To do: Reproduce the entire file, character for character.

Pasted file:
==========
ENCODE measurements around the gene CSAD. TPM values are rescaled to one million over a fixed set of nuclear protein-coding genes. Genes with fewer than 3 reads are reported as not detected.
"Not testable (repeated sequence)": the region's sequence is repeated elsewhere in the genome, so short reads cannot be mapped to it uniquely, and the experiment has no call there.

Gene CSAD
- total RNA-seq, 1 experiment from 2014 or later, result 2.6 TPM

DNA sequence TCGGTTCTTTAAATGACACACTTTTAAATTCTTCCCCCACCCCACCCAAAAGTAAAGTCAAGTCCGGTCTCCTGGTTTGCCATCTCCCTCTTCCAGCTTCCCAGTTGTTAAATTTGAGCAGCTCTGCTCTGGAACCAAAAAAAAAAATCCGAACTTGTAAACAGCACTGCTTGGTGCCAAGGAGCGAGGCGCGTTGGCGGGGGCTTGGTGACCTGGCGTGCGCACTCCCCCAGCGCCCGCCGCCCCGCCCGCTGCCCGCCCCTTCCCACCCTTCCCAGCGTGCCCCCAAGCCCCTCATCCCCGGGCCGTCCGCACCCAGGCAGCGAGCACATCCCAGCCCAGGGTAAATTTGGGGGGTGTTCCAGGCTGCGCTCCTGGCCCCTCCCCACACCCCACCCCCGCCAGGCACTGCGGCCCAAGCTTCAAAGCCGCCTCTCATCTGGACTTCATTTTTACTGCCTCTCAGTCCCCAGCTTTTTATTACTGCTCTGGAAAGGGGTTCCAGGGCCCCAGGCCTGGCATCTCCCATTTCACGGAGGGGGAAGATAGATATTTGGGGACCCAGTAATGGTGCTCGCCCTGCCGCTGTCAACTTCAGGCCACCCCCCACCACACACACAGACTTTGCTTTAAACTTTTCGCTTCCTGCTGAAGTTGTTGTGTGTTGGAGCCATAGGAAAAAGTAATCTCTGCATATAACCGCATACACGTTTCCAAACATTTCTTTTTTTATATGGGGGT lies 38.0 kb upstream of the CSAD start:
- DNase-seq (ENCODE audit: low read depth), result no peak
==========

ENCODE measurements around the gene CSAD. TPM values are rescaled to one million over a fixed set of nuclear protein-coding genes. Genes with fewer than 3 reads are reported as not detected.
"Not testable (repeated sequence)": the region's sequence is repeated elsewhere in the genome, so short reads cannot be mapped to it uniquely, and the experiment has no call there.

Gene CSAD
- total RNA-seq, 1 experiment from 2014 or later, result 2.6 TPM

DNA sequence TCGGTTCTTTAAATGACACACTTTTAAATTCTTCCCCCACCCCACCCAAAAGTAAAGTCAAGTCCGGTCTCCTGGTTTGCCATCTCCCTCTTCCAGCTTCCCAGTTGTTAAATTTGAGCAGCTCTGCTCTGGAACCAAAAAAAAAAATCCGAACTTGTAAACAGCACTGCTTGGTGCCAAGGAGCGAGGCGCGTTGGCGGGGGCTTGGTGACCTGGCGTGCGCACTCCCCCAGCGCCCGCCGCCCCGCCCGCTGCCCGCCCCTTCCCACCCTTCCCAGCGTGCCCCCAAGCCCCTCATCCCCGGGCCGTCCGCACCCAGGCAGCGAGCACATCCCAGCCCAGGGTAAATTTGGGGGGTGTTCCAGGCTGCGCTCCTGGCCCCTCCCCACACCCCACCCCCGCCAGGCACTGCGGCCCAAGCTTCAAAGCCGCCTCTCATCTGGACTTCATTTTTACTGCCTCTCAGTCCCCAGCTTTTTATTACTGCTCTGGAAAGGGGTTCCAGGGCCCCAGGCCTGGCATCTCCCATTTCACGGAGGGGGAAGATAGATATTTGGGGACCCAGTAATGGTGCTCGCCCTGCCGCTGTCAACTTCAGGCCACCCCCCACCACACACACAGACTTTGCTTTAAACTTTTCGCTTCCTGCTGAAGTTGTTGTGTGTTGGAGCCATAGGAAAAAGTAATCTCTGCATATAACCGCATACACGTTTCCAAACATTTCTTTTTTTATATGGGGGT lies 38.0 kb upstream of the CSAD start:
- DNase-seq (ENCODE audit: low read depth), result no peak